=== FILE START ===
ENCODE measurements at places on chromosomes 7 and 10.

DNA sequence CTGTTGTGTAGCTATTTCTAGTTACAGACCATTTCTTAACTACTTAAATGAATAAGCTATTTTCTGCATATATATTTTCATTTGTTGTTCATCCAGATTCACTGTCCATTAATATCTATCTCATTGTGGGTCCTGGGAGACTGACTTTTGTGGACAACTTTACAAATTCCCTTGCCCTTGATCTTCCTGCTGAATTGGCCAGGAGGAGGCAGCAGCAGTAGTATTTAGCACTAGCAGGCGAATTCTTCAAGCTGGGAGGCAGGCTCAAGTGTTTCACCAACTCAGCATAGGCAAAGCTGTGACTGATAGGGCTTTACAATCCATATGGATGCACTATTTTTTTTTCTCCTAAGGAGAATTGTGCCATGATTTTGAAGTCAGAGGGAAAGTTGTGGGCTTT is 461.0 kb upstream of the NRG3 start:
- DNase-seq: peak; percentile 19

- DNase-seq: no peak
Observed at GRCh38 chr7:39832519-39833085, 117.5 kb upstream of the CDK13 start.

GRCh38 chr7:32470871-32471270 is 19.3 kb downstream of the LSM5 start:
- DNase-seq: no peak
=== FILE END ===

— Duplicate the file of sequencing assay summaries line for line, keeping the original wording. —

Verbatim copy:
ENCODE measurements at places on chromosomes 7 and 10.

DNA sequence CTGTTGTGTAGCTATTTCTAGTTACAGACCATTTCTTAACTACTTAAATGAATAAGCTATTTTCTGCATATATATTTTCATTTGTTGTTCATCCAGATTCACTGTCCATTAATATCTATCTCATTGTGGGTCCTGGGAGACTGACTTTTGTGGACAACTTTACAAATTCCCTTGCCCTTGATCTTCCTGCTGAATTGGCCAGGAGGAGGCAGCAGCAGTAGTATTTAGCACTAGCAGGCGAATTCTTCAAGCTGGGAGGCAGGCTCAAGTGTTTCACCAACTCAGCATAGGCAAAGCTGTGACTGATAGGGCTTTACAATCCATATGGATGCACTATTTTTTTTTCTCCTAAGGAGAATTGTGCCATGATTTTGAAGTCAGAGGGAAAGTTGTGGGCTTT is 461.0 kb upstream of the NRG3 start:
- DNase-seq: peak; percentile 19

- DNase-seq: no peak
Observed at GRCh38 chr7:39832519-39833085, 117.5 kb upstream of the CDK13 start.

GRCh38 chr7:32470871-32471270 is 19.3 kb downstream of the LSM5 start:
- DNase-seq: no peak